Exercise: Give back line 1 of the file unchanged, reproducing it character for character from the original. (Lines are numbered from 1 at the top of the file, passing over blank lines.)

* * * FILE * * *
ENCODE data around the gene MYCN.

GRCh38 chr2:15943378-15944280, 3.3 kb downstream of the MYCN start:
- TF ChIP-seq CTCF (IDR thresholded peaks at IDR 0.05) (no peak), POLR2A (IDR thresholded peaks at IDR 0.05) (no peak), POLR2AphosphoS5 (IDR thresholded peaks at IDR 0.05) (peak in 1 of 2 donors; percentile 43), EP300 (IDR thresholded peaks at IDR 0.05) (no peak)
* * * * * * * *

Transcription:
ENCODE data around the gene MYCN.